Lions and Tigers
On Sunday, I visited the National Zoo here in Washington, D.C. I’ve been to the zoo before, but I wasn’t thrilled with my previous results. This time, however, I was equipped with a better camera, a better lens, more experience, and some basic knowledge about the zoo. The key is to go early before the tourists arrive and while the animals are active.
I also decided that this time I would focus on my favorite animals, the great cats. Fortunately both Luke and Shera, the African lions, were out and about.
Naba, the other lioness, was away. She gave birth to the Zoo’s first cub in 20 years. That’s very exciting news.
The following are two photos of Shera. She’s quite a magnificent creature.
However, she was taking it pretty easy. I love how content she looks in the following. And I love the green bokeh in these photos.
But of course, lions are famous for napping. Occasionally, Luke would yawn. It proved very difficult to take this picture. He doesn’t exactly let you know he’s going to yawn before he does it, and if you’re not paying attention, you miss the shot. The background on this one is regrettable, but otherwise a good shot in my opinion.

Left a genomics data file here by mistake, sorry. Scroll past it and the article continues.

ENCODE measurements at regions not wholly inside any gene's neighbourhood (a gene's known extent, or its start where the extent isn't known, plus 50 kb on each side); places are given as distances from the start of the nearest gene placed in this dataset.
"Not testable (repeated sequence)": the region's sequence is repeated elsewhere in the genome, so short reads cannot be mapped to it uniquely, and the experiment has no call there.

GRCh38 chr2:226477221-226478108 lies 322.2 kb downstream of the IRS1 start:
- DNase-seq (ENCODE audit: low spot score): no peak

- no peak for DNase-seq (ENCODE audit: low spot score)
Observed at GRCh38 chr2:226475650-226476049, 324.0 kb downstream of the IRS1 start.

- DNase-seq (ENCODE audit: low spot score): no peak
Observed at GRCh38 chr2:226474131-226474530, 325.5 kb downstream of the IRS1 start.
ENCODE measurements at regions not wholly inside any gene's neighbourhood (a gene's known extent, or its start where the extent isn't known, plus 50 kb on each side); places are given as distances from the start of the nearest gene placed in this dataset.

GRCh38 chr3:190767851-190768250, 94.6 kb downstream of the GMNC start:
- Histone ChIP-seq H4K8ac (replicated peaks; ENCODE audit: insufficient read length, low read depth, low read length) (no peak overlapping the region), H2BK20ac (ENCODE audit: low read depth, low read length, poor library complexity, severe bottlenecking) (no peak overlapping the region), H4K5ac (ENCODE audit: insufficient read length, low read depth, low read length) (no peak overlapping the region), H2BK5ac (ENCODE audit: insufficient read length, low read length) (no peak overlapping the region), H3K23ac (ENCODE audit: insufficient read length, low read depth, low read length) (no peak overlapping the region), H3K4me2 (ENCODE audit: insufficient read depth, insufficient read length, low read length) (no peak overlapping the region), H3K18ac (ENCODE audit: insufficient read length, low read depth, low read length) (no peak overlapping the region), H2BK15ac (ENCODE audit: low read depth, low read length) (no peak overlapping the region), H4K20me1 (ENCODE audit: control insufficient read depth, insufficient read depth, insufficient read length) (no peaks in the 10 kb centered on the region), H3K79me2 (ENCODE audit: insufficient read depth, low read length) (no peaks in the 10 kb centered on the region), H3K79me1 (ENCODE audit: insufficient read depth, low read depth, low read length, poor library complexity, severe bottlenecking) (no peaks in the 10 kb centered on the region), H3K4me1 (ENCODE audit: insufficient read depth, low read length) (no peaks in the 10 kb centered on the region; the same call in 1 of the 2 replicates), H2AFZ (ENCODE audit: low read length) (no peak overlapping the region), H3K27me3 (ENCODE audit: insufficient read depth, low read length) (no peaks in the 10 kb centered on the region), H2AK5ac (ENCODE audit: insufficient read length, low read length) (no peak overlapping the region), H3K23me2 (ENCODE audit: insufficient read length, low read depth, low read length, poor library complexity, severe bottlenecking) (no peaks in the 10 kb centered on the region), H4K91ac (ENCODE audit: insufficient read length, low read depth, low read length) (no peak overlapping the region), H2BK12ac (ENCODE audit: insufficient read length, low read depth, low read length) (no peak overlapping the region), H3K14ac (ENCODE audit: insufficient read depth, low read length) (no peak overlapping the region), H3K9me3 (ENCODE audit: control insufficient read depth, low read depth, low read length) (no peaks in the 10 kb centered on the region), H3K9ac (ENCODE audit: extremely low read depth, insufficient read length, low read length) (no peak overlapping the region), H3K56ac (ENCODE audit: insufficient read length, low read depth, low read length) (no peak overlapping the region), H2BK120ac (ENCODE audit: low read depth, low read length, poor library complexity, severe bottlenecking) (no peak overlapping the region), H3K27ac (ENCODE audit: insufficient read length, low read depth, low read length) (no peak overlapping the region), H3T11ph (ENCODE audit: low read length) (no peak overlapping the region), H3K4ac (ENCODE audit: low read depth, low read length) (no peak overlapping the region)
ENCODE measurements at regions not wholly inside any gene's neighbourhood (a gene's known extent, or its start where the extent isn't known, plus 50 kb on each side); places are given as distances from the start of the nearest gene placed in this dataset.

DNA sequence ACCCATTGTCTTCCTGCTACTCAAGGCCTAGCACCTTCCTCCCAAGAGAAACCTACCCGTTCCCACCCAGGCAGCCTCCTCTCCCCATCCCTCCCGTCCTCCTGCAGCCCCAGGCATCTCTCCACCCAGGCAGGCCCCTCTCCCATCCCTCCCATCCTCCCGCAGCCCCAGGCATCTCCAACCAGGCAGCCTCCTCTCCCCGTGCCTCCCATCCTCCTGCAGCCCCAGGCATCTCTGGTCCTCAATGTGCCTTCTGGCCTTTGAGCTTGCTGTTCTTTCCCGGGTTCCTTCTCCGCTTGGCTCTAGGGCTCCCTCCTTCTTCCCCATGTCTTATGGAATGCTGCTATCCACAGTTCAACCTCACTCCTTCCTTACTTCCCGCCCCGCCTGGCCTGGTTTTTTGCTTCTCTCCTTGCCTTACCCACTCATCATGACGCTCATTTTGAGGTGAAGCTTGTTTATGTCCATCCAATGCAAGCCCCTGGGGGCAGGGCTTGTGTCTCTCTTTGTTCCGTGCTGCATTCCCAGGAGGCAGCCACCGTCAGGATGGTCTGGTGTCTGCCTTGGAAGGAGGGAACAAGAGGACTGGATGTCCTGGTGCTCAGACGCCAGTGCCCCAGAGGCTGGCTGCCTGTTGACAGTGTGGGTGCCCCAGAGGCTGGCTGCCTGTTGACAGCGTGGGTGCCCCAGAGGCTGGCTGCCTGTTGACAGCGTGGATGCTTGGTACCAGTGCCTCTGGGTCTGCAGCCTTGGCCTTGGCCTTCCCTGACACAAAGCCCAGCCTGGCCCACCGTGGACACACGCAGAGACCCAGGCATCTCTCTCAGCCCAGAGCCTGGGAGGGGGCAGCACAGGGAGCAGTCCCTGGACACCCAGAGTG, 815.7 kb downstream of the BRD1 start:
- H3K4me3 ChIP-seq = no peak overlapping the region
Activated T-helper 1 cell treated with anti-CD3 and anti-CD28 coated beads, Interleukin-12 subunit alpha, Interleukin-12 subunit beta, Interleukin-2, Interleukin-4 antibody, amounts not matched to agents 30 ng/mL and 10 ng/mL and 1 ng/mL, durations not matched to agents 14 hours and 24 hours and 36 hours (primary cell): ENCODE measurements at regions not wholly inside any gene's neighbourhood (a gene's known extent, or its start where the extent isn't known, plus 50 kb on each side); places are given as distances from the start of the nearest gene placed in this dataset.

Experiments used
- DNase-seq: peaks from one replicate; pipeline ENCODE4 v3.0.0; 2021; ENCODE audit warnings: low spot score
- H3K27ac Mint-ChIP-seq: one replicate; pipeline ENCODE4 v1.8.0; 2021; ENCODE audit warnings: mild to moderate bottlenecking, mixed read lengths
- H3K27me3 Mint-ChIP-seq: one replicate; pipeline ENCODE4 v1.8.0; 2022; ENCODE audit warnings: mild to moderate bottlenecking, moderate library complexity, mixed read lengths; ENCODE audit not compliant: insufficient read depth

The lions aren’t the only animals on great cat island. Here’s a shot of Guntur, the male Sumatran tiger.
Guntur’s father Rokan is in a separate pen. Rokan is 19. That’s extremely old for a tiger. In the wild they rarely live past 12. He looks very scary in this photo.
I got a shot of Rokan yawning as well.
On my way out of the zoo, I stopped by the cheetah conservation station to see if I could get some interesting photos of Tumai, the zoo’s resident cheetah. They pulled her into a new pen where they had setup a chasing target. I didn’t realize what was happening at first, so I wasn’t prepared. For a split second, Tumai decided she wanted to play and chased the target around the pen. But only seconds later, she decided she didn’t want to have anything to do with it and waited by the door to her normal pen. This was the best shot I could get, as clearly my reactions aren’t as fast as a cheetah.
Keywords: District of Columbia, National Zoo, Smithsonian, Washington, cheetah, lion, tiger, wildlife
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